A nurse got my mother up for therapy. She was unable to participate. The next day, the head therapist phoned and asked me to come to his office. When I arrived, he smiled, shook my hand and said, “I’m curious about why Dr. Perry sent your mother here. To stay here, patients must be able to get out of bed, do therapy twice a day, take a bath and eat in the dining room. Your mother can’t do any of these things. What was Dr. Perry thinking?”
“I promised my mother I’d never put her in a nursing home!” I explained. “Dr. Perry is trying to buy some time until she’s stronger; then I’ll take her home.” The therapist said, “You’re very small. Do you have someone to help you with her?”
“My husband and children will help, and I’ll take advantage of any available home health care,” I told him. Surprisingly, this strong, young, handsome Greek man wiped tears from his eyes and said, “You’ve restored my faith in human nature; I admire you more than I can express!” I thanked him. He told me to call him any time and he’d stop by and help with Mother. I left convinced there is still some good in the human race.
I stopped by Mother’s room. She was asleep. One glance overwhelmed me with emotion. She was wearing a light blue satin nightgown; her silver hair was brushed forward on her cheeks accentuating flawless, alabaster skin. She looked so peaceful. I stared at her for several minutes wishing I’d brought my camera. I’d never thought of her as a beautiful woman, but now, her delicate beauty was remarkable. This is how I’ll remember her, I thought.
The phone woke me early the next morning. Dr. Perry said, “Your mother has pneumonia. You can either send her to the hospital and start tube feeding or call in Hospice and take her home.” Stunned, I said, “May I think about it?” He said, “Don’t take too long!” I hung up and told my husband, who said, “It’s your decision.”
“I don’t want her kept alive by artificial means,” I said. “But I’m not ready to give her up either…” She was 85 and very ill. The outcome would be the same either way. It was up to me to decide whether it happened sooner… or later.
Shortly, a nurse from Hospice called to ask me to meet him in Mother’s room at two o’clock. We heard Mother’s raspy breathing long before reaching her room. I greeted her cheerfully; she showed little response. When the nurse came, he asked if I wanted to talk somewhere else. I said, “She’s hard of hearing; it doesn’t matter.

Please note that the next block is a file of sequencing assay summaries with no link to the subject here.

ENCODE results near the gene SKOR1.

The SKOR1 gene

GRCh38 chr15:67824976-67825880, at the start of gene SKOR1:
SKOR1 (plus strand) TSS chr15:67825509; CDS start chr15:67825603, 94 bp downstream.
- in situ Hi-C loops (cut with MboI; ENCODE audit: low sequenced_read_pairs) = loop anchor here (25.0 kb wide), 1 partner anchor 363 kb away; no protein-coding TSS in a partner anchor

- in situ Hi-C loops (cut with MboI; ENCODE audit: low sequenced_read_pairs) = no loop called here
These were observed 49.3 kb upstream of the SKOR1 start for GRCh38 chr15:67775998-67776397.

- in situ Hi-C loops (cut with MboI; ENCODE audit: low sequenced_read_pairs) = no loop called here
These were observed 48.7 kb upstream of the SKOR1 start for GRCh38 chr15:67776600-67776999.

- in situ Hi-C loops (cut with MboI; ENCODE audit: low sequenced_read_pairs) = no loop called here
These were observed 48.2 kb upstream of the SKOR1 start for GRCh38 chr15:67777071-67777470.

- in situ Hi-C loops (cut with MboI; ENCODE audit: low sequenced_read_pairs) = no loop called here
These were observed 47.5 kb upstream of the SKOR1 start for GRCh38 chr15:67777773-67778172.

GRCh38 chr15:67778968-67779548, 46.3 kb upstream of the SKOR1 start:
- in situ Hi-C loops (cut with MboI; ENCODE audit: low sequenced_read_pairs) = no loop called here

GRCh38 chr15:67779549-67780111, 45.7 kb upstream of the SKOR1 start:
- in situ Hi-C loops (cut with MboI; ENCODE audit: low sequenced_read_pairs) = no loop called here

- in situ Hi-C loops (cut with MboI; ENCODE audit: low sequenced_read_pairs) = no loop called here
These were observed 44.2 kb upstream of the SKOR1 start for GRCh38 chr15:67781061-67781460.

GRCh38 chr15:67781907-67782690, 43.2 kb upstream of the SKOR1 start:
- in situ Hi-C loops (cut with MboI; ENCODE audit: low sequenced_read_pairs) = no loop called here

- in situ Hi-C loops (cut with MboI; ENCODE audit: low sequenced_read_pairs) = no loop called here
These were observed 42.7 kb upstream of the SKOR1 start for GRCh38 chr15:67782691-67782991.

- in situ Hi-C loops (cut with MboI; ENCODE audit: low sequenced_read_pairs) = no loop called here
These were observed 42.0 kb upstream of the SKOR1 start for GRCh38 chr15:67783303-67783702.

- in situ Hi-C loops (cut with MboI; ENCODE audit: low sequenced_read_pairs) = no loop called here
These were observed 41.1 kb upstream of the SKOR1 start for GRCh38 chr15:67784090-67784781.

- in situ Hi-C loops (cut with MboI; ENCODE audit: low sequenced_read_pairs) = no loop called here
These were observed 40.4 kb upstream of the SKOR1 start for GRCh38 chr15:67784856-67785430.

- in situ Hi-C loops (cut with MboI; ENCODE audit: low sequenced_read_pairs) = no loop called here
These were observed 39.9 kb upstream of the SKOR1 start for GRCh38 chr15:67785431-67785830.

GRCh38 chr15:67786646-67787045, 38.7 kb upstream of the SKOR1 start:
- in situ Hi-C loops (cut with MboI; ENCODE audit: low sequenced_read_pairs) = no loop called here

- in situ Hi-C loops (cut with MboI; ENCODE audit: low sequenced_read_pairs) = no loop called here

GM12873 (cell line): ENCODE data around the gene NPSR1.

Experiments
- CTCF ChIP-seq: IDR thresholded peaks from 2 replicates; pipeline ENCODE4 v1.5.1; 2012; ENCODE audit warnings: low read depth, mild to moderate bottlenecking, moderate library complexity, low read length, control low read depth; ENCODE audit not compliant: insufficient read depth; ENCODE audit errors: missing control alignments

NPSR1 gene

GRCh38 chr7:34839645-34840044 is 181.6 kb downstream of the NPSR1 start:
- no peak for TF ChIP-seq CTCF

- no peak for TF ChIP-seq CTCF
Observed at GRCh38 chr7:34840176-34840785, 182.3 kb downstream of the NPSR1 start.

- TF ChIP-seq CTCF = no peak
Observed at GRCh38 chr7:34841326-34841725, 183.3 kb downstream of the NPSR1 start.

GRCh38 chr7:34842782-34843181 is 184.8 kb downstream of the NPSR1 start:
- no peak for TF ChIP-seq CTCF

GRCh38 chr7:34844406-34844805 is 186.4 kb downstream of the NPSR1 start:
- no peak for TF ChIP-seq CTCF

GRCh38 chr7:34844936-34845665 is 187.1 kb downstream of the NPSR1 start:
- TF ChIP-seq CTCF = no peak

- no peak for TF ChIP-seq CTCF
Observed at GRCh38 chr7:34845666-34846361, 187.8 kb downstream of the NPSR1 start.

He explained how Hospice works and said a hospital bed could be delivered to our home the next day, but I couldn’t bring myself to sign the papers. Tears filled my eyes. He said he’d go for coffee and let us talk. Soon, a stranger entered the room and introduced himself as a Hospice minister. After he prayed with us, Mother smiled sweetly and thanked him for coming.
When I walked out with him, he assured me I was doing the right thing. He said to prolong Mother’s agony would be inhumane. When I returned, my face wet with tears, the decision was clear. I signed the papers.
But fate stepped in. It was as if she knew instinctively (or heard) what was about to happen, and willed it to be different. How like her to take control! Within an hour after arrangements were made, her breathing became raspier; she struggled to breathe. Inside thirty minutes, the first dose of morphine was administered. That was the beginning of the end. Her breathing came easier, but she wasn’t with us. After a couple more doses, her eyes were glassy. It was heartbreaking, but I held onto the hope that I’d be taking her home tomorrow.
I stood at the window. My husband said, “Something’s happening!” I turned to see my mother’s eyes wide open... heard two loud gasps... and it was over. I grabbed her by the shoulders and shook her, but two nurses gently moved me aside. I cried for a long time.
I took one final look at the lovely face, kissed it tenderly, then walked out of the dismal room for the last time. Outside, the evening air was humid. A splash of orange adorned the western sky. Another incredible sunset was finished.